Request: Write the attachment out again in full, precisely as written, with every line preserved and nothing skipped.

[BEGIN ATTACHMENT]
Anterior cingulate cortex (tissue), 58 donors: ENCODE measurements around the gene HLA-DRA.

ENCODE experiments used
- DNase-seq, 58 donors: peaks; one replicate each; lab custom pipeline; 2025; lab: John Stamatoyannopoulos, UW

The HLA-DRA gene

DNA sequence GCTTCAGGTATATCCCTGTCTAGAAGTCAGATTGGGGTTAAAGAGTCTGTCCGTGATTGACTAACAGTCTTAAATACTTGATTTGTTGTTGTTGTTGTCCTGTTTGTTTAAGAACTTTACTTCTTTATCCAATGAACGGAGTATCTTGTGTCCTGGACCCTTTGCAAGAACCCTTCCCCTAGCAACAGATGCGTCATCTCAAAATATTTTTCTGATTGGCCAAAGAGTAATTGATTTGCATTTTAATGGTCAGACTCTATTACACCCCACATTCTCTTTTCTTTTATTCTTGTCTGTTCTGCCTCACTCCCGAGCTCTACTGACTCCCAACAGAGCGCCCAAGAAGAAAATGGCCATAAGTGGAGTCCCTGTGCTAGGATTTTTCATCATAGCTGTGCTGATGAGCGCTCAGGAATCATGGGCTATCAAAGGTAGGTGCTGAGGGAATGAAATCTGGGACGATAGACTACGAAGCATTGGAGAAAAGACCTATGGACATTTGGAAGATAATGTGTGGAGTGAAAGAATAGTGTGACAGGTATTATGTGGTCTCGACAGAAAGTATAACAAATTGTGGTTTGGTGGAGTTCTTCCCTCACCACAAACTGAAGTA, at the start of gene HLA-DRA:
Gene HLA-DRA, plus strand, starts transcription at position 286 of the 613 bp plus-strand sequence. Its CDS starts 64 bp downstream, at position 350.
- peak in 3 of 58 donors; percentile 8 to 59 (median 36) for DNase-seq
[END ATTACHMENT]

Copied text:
Anterior cingulate cortex (tissue), 58 donors: ENCODE measurements around the gene HLA-DRA.

ENCODE experiments used
- DNase-seq, 58 donors: peaks; one replicate each; lab custom pipeline; 2025; lab: John Stamatoyannopoulos, UW

The HLA-DRA gene

DNA sequence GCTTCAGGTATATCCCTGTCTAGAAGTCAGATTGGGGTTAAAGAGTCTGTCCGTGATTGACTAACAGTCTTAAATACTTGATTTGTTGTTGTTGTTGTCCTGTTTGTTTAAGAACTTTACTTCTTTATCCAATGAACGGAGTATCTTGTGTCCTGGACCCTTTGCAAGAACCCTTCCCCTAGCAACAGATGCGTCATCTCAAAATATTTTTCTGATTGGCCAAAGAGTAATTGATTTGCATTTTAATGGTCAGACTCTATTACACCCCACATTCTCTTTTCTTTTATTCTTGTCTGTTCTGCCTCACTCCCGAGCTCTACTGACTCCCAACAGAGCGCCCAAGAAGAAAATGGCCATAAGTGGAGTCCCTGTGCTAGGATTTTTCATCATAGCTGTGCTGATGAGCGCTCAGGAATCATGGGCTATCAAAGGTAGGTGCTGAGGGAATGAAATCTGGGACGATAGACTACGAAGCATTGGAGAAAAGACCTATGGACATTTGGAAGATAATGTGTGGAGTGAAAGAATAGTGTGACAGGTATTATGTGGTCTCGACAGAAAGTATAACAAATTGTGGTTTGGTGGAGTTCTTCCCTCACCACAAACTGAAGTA, at the start of gene HLA-DRA:
Gene HLA-DRA, plus strand, starts transcription at position 286 of the 613 bp plus-strand sequence. Its CDS starts 64 bp downstream, at position 350.
- peak in 3 of 58 donors; percentile 8 to 59 (median 36) for DNase-seq